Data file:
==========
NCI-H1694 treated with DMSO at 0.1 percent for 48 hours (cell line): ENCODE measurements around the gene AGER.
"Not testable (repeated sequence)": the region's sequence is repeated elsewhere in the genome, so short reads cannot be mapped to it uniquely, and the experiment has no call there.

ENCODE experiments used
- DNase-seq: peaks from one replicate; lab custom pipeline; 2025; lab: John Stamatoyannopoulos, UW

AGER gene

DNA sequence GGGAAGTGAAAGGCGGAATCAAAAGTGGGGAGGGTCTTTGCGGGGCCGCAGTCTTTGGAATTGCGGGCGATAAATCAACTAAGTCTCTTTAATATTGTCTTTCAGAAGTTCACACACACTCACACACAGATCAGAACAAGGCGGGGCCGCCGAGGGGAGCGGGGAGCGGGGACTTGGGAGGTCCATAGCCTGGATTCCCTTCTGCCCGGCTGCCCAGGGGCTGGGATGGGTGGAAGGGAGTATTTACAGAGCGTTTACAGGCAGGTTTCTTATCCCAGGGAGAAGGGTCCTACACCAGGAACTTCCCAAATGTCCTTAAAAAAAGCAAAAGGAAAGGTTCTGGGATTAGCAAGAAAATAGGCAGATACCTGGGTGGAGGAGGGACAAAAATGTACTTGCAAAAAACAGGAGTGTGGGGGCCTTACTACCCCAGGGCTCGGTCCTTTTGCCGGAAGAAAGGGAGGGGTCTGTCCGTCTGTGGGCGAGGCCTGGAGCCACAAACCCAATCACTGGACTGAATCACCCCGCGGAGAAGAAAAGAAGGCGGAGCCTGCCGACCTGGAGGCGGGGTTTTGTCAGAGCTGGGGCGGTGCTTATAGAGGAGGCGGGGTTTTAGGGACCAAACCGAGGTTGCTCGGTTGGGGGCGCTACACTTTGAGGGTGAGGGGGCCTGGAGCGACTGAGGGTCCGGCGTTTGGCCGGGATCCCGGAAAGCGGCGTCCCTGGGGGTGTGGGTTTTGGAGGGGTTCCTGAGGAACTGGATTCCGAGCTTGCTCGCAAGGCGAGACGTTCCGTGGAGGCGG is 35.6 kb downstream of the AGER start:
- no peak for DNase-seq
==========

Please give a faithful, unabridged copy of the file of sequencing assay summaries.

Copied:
NCI-H1694 treated with DMSO at 0.1 percent for 48 hours (cell line): ENCODE measurements around the gene AGER.
"Not testable (repeated sequence)": the region's sequence is repeated elsewhere in the genome, so short reads cannot be mapped to it uniquely, and the experiment has no call there.

ENCODE experiments used
- DNase-seq: peaks from one replicate; lab custom pipeline; 2025; lab: John Stamatoyannopoulos, UW

AGER gene

DNA sequence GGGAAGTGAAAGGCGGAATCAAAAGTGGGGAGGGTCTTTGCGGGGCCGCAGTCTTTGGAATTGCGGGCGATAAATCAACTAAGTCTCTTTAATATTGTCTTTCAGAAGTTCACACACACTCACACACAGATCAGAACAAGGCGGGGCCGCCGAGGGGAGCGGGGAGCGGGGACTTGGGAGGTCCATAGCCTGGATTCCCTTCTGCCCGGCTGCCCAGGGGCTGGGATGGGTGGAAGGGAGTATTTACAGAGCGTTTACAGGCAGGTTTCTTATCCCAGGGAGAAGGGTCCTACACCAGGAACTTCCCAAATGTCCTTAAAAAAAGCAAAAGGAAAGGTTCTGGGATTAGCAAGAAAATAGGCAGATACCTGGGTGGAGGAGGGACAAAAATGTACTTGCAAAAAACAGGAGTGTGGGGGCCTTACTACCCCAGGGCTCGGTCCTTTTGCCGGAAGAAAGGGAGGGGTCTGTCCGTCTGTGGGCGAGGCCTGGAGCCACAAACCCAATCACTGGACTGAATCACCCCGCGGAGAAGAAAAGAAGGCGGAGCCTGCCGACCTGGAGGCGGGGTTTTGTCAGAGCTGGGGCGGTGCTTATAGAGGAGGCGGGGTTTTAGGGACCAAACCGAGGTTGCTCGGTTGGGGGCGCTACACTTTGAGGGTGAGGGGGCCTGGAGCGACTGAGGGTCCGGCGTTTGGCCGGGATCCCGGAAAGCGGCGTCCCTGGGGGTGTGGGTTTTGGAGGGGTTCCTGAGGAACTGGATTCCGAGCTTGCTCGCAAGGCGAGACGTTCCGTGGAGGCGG is 35.6 kb downstream of the AGER start:
- no peak for DNase-seq